UM study suggests lethal injection may not be painless

The debate over the death penalty and whether it violates the eighth amendment, which prohibits cruel and unusual punishment, has lasted for almost a century. Now, a new study by a Miller School of Medicine research team suggests lethal injection may cause pain and asphyxiation while the prisoner is still conscious.

The study, published in the Public Library of Science Medicine Journal, reviewed post-mortem reports, eyewitness testimonies and execution records from 42 execution processes in North Carolina and eight lethal injection executions in California.

Teresa A. Zimmers, lead author of the research report and research assistant professor at the School of Medicine, said in a press release that the lethal injection procedure requires three different drugs working together to cause anesthetization, paralysis and termination of heartbeat.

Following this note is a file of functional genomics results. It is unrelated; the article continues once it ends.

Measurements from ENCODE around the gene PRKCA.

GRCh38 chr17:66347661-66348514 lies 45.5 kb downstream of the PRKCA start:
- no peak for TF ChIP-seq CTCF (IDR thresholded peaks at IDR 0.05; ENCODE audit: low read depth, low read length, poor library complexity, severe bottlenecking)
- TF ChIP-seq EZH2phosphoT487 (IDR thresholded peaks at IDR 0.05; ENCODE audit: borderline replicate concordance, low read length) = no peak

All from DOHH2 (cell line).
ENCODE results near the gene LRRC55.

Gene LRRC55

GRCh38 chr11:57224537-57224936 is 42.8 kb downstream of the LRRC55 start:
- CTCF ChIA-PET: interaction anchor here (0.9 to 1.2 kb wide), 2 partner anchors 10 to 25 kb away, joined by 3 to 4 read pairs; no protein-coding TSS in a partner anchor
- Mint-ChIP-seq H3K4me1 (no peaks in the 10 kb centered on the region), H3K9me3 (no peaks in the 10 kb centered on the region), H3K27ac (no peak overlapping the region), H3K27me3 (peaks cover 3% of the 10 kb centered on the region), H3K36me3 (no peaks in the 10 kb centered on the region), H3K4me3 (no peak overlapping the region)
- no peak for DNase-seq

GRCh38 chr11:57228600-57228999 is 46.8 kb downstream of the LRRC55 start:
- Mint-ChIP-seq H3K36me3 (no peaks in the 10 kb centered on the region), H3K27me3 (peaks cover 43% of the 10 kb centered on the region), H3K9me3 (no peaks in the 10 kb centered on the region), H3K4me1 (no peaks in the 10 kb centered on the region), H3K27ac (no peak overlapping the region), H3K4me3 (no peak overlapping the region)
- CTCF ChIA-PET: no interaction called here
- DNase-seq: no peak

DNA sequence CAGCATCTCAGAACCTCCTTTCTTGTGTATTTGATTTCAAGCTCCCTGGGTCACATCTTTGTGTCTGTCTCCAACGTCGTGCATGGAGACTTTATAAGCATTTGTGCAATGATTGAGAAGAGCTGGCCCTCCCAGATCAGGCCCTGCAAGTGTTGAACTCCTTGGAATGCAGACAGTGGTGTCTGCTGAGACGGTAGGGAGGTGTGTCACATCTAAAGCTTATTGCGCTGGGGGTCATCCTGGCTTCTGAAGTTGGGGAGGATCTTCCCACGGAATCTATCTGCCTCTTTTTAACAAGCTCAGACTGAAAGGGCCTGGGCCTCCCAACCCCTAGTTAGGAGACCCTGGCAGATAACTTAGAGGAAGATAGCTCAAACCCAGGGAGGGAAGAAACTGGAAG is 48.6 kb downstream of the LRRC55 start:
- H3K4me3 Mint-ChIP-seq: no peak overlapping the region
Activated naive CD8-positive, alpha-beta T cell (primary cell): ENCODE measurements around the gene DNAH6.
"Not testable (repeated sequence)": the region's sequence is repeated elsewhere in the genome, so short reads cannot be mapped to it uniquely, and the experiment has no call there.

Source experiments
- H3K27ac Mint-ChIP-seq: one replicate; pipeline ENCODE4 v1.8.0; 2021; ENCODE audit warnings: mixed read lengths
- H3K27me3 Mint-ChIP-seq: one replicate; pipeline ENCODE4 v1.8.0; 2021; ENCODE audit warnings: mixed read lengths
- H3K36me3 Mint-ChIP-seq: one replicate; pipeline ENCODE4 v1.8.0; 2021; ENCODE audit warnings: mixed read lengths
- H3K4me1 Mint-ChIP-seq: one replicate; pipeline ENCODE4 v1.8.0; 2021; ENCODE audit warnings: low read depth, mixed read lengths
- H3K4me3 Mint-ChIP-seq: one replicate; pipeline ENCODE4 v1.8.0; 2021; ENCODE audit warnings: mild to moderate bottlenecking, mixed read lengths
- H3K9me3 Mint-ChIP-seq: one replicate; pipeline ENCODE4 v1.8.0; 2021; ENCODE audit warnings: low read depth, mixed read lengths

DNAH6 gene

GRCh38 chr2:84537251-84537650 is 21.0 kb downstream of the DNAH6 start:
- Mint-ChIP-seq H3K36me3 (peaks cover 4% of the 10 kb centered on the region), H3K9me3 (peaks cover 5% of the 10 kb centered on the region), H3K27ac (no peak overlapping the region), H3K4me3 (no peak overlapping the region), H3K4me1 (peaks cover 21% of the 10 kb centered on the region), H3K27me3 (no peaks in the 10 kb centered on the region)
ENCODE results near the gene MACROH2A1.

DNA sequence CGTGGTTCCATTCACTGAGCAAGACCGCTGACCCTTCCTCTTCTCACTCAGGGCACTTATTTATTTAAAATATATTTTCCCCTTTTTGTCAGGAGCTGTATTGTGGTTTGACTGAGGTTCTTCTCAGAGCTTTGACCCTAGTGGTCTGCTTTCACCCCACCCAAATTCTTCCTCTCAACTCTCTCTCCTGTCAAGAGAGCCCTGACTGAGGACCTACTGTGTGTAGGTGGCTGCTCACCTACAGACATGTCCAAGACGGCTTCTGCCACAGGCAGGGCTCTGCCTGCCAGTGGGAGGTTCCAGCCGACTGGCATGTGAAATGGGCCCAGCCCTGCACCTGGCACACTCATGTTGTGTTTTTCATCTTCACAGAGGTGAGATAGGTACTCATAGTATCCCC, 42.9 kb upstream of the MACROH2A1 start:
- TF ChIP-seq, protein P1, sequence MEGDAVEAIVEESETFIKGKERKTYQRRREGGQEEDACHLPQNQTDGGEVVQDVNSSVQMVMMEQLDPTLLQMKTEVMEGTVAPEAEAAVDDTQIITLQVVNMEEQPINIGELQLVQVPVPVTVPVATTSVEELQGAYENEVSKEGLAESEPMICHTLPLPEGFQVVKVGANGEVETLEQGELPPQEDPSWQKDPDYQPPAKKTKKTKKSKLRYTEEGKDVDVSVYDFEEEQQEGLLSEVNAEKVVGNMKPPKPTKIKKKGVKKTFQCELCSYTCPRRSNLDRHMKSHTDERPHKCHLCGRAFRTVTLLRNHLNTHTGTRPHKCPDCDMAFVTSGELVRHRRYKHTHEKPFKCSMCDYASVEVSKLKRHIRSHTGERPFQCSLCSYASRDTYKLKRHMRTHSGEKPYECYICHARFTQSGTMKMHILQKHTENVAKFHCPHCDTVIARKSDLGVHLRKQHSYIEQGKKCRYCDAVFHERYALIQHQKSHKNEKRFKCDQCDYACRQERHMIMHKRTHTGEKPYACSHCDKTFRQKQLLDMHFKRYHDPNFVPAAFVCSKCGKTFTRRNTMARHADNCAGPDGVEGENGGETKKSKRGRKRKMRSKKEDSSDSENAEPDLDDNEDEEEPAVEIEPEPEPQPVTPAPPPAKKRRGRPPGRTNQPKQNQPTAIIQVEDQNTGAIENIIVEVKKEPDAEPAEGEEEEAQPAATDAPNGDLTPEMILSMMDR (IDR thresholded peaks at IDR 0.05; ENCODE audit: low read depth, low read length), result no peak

She also said that the combination of drugs has never been tested in lab animals and has no clinical precedence.

Leonidas Koniaris, senior author of the research report and associate professor of surgery, commented on the use of lethal injection in a press release.

“The reason that people support lethal injection is because they perceive it to be a humane medical procedure,” Koniaris said. “Here we provide more evidence that it is anything but that.”

In addition, lethal injections are delivered by volunteers instead of doctors or nurses. As a result, errors occur such as in the case of Florida inmate Angel Diaz whose IV was misplaced. Diaz was still conscious after 24 minutes and he had to receive additional drugs before the execution was completed.

Some states such as New York and Illinois have already halted the use of lethal injections due to concerns with the eighth amendment. Almost a dozen states, including Florida, have put the procedure on hold.

Karyn Meshbane may be contacted at